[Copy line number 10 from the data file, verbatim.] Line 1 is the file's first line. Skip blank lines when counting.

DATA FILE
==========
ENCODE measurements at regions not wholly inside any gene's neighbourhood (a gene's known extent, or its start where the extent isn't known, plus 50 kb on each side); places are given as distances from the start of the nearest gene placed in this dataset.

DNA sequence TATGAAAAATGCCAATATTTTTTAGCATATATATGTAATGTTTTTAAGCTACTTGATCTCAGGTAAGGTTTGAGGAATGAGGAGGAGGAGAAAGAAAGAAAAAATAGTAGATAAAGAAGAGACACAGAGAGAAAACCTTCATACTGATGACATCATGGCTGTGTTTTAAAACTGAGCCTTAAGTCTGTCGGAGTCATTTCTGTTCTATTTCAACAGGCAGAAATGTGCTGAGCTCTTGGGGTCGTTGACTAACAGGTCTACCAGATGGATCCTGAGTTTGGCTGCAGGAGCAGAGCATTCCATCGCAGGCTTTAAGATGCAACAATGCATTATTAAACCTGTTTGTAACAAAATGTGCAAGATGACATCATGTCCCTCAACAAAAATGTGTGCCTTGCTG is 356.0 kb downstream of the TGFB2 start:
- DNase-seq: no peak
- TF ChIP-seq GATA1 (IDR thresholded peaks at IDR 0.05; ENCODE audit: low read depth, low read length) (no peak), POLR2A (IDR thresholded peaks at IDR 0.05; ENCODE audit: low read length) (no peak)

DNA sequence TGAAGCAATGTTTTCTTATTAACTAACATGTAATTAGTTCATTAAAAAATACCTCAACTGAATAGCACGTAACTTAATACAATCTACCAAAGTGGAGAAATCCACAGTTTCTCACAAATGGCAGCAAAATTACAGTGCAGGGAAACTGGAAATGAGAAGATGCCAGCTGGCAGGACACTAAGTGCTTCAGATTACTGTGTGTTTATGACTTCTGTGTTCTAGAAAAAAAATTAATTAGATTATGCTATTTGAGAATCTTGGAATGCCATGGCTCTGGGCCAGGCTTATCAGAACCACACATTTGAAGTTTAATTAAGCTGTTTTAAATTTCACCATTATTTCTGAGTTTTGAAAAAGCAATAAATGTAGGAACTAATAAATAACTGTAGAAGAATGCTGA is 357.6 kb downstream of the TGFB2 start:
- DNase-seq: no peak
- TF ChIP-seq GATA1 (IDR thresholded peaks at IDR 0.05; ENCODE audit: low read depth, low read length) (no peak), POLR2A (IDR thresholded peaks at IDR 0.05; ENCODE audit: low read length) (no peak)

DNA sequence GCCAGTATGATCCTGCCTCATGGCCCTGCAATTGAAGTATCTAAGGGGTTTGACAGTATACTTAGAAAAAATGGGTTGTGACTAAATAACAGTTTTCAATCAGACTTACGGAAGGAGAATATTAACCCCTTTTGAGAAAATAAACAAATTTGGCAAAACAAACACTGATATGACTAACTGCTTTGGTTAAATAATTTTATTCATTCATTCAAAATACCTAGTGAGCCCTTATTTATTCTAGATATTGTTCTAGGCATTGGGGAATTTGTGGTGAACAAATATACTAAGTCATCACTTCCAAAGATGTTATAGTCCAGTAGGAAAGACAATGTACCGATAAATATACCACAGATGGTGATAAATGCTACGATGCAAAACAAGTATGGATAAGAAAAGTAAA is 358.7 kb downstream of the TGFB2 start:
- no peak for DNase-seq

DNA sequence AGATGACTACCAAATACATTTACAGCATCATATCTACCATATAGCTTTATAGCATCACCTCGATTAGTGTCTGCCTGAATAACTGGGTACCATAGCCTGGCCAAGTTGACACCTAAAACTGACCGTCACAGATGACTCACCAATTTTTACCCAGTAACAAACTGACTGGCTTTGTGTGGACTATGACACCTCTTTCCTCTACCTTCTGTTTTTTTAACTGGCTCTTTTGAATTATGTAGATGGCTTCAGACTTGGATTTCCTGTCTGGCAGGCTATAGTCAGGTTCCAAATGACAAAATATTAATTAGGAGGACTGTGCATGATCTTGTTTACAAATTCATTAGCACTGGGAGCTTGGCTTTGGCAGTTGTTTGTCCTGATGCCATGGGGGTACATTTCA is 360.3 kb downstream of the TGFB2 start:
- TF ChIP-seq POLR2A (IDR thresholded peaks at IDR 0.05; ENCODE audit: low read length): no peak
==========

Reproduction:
DNA sequence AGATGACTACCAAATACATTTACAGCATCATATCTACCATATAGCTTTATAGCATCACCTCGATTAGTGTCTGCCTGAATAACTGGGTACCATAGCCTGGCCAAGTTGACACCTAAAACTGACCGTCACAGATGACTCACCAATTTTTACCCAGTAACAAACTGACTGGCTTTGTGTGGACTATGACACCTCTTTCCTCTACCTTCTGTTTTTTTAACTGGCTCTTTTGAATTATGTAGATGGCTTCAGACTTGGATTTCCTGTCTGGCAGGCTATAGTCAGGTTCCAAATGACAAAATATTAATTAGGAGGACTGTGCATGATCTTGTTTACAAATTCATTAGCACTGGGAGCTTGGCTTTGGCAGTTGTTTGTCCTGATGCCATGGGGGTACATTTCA is 360.3 kb downstream of the TGFB2 start: